As regards the other Allied Nations, they never developed a nuclear weapon and were never encouraged to. When we and the French developed these weapons, we both did still have Empires. When those Empires were dismantled, the weapons remained and in the face of the Warsaw Pact, it would not have been overly bright to give them up. Also remember that our initial weapons were home grown (and the bit that goes bang still is), albeit using shared information that we were entitled to.

    The salient point is, can you prove that the British Deterrent had little or no value in winning the Cold War? This is miles from the original Thread but we did start discussing relative Force values.
  15. PoL

    I think that you may have missed my point. It isn't about whether nuclear weapons are irrelevant or not. To develop them takes an industrial society and the ability to pay enough of that societies GDP to finance them. In the case of the UK and France they were developed as their empires were waning. In the case of the USA just as it was becoming an Imperialist power.

    In the UK we can afford a strategic nuclear force as long as we don't simultaneously need to commit conventional forces into long costly wars of attrition.

    My point is do we use a finite pool of money to maintain a strategic nuclear posture or would we be better utilising the money on our conventional forces. My opinion is that a strategic nuclear deterrent is not required but a flexible tactical system is a better and more cost effective option.

  16. Seaweed

    Seaweed War Hero Book Reviewer

    1. For Bergen and others: If I had been the top Ivan general I wouldn't have bothered with that thrust through central Europe. I'd have nuked the UK out in the sure and certain knowledge that France, Italy, Belgium etc would have said fait accompli and done NOTHING about it (except maybe moan about the fallout). For Ivan, the rest would have been easy. That's why WE need OUR deterrent. Look how Belgium refused to sell us ammo in the first Gulf war and how France and Germany have chiselled on their support to NATO in Afghanistan & how the Spanish packed up and went home after one railway bombing. NB Ivan is now building a new class of SSBNs.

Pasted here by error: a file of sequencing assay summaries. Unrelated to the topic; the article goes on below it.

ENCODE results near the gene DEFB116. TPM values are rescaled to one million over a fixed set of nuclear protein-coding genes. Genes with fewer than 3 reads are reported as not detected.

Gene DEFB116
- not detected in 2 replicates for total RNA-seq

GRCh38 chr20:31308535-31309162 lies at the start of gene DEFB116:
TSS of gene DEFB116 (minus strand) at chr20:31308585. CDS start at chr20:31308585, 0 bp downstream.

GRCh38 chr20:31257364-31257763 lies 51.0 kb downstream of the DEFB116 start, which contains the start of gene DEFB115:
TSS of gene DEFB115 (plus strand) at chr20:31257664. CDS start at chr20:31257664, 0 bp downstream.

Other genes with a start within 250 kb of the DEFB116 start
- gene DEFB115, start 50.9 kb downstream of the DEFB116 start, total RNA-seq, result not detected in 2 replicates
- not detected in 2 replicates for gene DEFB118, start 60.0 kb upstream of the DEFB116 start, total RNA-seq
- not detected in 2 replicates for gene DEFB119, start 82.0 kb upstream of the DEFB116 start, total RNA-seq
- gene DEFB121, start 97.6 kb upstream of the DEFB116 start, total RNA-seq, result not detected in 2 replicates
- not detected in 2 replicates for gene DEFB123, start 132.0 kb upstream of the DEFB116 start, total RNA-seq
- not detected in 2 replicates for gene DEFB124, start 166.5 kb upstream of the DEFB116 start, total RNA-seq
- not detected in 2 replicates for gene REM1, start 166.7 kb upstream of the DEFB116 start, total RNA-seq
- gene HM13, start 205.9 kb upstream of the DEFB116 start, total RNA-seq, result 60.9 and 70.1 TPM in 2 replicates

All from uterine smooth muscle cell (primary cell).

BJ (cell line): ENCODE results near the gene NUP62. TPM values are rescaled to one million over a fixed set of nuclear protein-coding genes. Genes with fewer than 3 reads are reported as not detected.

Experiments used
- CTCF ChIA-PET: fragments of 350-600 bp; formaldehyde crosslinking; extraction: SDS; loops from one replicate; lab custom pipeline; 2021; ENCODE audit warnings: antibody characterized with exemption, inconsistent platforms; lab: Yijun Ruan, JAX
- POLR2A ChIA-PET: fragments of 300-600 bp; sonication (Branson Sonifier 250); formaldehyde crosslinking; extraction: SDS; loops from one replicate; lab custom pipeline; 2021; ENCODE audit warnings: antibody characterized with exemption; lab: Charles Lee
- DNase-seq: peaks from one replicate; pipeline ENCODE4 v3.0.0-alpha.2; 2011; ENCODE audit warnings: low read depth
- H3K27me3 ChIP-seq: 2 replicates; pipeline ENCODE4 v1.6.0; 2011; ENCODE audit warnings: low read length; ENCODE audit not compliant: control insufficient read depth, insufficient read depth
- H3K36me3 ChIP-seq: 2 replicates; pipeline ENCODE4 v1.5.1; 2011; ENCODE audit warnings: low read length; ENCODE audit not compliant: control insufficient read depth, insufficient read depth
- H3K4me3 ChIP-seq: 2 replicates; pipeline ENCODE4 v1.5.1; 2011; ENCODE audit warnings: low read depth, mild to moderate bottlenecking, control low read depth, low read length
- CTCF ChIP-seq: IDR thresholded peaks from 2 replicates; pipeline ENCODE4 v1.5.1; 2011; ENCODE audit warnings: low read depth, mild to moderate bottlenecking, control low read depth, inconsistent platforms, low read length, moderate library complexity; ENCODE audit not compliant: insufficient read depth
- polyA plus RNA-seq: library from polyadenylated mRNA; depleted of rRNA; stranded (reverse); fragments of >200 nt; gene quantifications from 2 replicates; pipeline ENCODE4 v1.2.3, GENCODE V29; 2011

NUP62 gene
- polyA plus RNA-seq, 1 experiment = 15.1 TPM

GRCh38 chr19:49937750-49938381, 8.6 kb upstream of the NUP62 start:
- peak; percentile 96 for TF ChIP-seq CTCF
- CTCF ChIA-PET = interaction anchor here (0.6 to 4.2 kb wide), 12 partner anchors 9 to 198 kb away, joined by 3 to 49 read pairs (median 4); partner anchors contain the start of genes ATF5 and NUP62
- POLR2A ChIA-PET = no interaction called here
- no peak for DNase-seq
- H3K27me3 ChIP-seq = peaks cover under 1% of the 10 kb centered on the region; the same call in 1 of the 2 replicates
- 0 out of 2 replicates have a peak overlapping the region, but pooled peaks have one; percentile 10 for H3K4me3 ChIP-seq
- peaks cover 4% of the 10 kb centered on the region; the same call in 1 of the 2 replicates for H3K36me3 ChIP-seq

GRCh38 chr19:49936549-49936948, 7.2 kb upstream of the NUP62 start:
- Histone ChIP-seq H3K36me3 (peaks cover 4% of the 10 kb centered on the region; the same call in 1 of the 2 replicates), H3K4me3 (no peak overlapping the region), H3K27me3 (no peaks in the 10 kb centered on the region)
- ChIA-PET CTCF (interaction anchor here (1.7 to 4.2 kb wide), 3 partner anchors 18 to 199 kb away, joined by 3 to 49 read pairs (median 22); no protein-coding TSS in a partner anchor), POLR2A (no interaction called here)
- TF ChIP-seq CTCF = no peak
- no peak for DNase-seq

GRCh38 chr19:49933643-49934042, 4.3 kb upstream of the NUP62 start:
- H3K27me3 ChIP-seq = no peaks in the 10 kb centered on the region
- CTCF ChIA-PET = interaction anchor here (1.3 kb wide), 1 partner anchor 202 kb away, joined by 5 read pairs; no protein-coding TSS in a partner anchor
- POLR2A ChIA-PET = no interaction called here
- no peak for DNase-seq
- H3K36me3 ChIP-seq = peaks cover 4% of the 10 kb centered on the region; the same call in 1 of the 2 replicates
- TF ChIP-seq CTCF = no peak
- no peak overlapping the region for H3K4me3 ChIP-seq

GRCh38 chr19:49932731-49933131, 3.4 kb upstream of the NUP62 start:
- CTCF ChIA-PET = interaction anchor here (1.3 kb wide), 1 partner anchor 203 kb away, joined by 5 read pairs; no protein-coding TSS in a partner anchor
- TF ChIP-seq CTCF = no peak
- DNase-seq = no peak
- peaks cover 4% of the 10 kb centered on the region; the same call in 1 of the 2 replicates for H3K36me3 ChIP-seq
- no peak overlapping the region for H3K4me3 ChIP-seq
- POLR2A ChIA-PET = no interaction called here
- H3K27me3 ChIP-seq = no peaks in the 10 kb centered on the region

2. Re Blackbuck. The Crabs nearly dropped us and the US in it when one of the Vulcans bent its refuelling probe & had to divert to Brazil. Under its wing, a little bird told me some years ago, was a Shrike with 'Property of the US Government' painted on it. But I'll bet those 17 bombs in the peat really frightened people. Expensive bit of landscape gardening.
  17. Oh come on, when was the last combat drop?
    40,50 years ago?
    Parachuting into combat is not tactically viable and hasn't been for a long time.
    There is no reason for a Parachute Regiment any more, is there?

    Think of all the VERY old regiments that have ceased to exist in the past 10 years due to cutbacks or imposed mergers. Why should an outdated regiment get away with it when 300 year old regiments don't?
  18. Ninja_Stoker

    Ninja_Stoker War Hero Moderator

    What? You mean there's no modern tactical use for someone riding into battle on an 'orse, armed with a cutlass, shiny breastplate & a pointy hat with a plume on it?

    Scares the fcuk out of me, me hearty!

    Surely al-Qaeda would "brick-it" if they parachuted soldiers on horses, as previously described?
  19. There is a film though isn't there NS....? :lol:
  20. Probably worth caveating that with massed.

    I'd agree that tactically dropping in significant numbers isn't viable, but there is an ongoing requirement to insert small numbers into locations by parachute.

    We do need to retain the skillset, but as I understand it the policy is now to train it as required. That seems reasonable, although I recognise the points above about the experience being part of the bonding within the Regiment.

Share This Page